It was purely chance that my first viewing of WICKED coincided with International Women's Day but it was a great match.
I had been waiting to see the musical for years. I'd caught the odd song and seen the odd snippet here and there but didn't know the story.
It is based on the acclaimed, best-selling novel ‘Wicked: The Life and Times of the Wicked Witch of the West’ by Gregory Maguire that ingeniously re-imagines the stories and characters created by L. Frank Baum in ‘The Wonderful Wizard of Oz’.
WICKED tells the incredible untold story of an unlikely but profound friendship between two sorcery students.
Their extraordinary adventures in Oz will ultimately see them fulfil their destinies as Glinda The Good and the Wicked Witch of the West (Elphaba). It was the theme of friendship – and the trials and tribulations of it – I found most poignant throughout the show as we learned about the background of Glinda (Helen Woolf) and the unfortunate Elphaba (Amy Webb) during the first act, and saw their friendship grow.
Helen Woolf was outstanding in her role as Glinda. Her portrayal of the character was the perfect blend of ditzy, comic blonde - the most popular girl in the class - while, as the show progressed, we also saw her kinder, vulnerable side as she took Elphaba under her wing and fell in love with Fiyero (Aaron Sidwell).
I particularly enjoyed her hilarious performance of the song Popular. Throughout, her performance was underpinned by exquisite vocals - the best I have heard on stage for a long time.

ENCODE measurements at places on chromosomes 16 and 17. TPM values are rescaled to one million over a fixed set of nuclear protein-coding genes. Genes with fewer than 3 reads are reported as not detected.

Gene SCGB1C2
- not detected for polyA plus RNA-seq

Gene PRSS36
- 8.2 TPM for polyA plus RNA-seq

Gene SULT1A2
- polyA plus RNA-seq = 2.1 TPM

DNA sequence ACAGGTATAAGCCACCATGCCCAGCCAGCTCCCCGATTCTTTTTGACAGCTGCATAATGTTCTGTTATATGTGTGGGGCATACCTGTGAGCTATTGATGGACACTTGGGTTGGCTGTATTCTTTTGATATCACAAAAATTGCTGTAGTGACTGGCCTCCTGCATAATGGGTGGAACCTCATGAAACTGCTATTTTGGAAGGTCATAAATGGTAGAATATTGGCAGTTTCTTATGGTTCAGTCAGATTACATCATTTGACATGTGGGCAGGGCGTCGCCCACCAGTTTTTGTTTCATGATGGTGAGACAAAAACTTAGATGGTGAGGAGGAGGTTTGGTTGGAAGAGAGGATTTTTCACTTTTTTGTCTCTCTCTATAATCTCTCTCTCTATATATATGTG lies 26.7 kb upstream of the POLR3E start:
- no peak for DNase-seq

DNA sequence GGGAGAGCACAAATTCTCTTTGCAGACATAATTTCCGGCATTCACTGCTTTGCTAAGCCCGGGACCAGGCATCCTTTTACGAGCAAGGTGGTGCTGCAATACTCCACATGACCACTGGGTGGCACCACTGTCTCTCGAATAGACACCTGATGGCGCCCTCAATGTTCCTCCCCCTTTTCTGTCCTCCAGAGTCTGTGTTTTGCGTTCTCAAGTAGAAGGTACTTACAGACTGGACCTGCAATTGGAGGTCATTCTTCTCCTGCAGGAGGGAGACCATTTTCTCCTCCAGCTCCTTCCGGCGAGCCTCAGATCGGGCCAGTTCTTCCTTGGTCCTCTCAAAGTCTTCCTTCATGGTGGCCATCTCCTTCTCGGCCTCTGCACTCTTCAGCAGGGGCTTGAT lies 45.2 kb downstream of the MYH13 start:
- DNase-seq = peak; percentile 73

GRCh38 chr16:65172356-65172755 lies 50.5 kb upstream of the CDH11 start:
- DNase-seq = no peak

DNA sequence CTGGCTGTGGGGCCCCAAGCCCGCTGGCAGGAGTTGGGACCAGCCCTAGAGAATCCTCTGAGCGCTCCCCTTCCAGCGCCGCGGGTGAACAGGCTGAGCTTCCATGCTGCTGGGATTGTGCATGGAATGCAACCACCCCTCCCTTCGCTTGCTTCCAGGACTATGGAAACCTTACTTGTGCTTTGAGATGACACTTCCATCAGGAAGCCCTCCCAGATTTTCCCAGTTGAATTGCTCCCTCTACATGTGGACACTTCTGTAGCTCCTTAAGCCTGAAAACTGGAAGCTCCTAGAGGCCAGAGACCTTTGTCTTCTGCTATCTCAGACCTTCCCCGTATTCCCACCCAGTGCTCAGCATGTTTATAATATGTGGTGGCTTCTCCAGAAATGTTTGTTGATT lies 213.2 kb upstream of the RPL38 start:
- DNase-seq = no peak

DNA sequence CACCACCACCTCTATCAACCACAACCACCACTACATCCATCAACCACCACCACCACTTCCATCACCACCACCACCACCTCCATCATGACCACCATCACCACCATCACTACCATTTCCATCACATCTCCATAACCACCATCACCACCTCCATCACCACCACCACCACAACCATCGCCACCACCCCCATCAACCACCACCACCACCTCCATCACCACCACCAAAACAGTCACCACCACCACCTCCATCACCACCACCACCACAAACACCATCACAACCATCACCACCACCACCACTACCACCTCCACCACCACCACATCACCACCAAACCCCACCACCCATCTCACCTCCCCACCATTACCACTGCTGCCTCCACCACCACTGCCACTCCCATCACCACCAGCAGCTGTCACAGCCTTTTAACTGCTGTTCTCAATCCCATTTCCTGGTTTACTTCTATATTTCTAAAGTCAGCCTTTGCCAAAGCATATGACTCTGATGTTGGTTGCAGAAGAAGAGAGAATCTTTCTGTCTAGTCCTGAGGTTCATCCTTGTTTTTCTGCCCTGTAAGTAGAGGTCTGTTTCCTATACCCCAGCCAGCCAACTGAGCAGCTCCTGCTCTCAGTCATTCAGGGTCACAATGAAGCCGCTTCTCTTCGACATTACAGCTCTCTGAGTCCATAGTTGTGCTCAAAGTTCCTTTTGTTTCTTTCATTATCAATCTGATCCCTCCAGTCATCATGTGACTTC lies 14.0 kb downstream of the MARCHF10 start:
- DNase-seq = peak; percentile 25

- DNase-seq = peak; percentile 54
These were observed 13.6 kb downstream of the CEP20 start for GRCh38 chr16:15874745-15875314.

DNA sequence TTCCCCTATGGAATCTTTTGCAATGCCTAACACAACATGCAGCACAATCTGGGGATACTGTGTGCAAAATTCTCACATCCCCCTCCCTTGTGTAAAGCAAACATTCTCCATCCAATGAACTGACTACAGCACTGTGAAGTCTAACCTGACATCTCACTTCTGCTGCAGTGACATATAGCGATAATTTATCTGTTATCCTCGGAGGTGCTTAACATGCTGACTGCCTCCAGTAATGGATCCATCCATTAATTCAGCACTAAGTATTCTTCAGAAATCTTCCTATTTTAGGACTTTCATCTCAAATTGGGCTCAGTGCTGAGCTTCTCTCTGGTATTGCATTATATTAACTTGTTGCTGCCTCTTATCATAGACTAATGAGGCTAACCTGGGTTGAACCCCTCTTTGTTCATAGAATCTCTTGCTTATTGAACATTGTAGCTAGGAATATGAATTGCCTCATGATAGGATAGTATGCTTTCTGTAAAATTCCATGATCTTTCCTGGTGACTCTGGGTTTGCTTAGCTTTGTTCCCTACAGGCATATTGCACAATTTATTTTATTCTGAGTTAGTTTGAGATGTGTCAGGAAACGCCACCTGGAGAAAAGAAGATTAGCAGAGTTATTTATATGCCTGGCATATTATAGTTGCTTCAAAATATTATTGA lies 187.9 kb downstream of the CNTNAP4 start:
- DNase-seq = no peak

Amy Webb as Elphaba gave a strong performance and I enjoyed seeing her character develop from the awkward, downtrodden sister of Nessarose (Emily Shaw) into the proud, determined (and not really wicked) Wicked Witch of the West.
Her performance of the iconic Defying Gravity quite rightly ended with a standing ovation from the audience. Aaron Sidwell (Steven Beale in Eastenders) gave a funny and heart-warming portrayal of Fiyero, torn between between Glinda and Elphaba, while Kim Ismay (Madame Morrible) also entertained with great vocals.
Steven Pinder was charming in his dual role of Doctor Dillamond and the Wonderful Wizard of Oz and the loveable Boq was played by Iddon Jones.
I must highlight the costumes - particularly those of the company - which were bright, fantastically designed and reminded me of Johnny Depp's Wonka in Tim Burton's Charlie and the Chocolate Factory.
The camaradarie between Woolf and Webb on stage was clear to all and, backed by a wonderful live orchestra and great set, it was a joy to watch two leading actresses portray two very different, but equally strong, female roles. The perfect end to International Women's Day.